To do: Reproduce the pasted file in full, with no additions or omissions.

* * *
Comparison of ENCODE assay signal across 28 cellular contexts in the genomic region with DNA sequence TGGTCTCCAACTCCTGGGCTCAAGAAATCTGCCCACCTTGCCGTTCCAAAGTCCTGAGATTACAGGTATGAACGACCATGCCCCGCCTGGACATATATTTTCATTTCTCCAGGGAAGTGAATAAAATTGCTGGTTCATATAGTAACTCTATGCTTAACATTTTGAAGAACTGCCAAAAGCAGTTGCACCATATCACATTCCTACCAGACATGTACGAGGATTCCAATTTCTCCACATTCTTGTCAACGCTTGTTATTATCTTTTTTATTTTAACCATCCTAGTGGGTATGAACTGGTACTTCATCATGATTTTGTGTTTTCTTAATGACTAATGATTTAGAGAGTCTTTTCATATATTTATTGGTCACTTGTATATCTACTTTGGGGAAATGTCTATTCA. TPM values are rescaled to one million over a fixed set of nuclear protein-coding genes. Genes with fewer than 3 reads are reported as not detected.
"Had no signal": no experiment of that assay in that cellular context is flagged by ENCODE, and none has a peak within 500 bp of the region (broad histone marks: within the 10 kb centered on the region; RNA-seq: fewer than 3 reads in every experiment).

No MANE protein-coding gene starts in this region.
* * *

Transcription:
Comparison of ENCODE assay signal across 28 cellular contexts in the genomic region with DNA sequence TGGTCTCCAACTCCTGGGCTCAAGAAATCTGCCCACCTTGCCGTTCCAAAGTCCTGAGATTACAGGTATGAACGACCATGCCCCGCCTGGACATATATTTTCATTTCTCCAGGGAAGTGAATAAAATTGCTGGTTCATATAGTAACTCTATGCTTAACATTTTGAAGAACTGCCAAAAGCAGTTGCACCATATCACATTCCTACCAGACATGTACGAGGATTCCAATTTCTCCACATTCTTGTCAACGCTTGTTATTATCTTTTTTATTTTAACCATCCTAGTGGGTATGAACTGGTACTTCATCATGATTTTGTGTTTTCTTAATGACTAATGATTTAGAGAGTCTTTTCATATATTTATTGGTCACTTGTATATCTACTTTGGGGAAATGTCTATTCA. TPM values are rescaled to one million over a fixed set of nuclear protein-coding genes. Genes with fewer than 3 reads are reported as not detected.
"Had no signal": no experiment of that assay in that cellular context is flagged by ENCODE, and none has a peak within 500 bp of the region (broad histone marks: within the 10 kb centered on the region; RNA-seq: fewer than 3 reads in every experiment).

No MANE protein-coding gene starts in this region.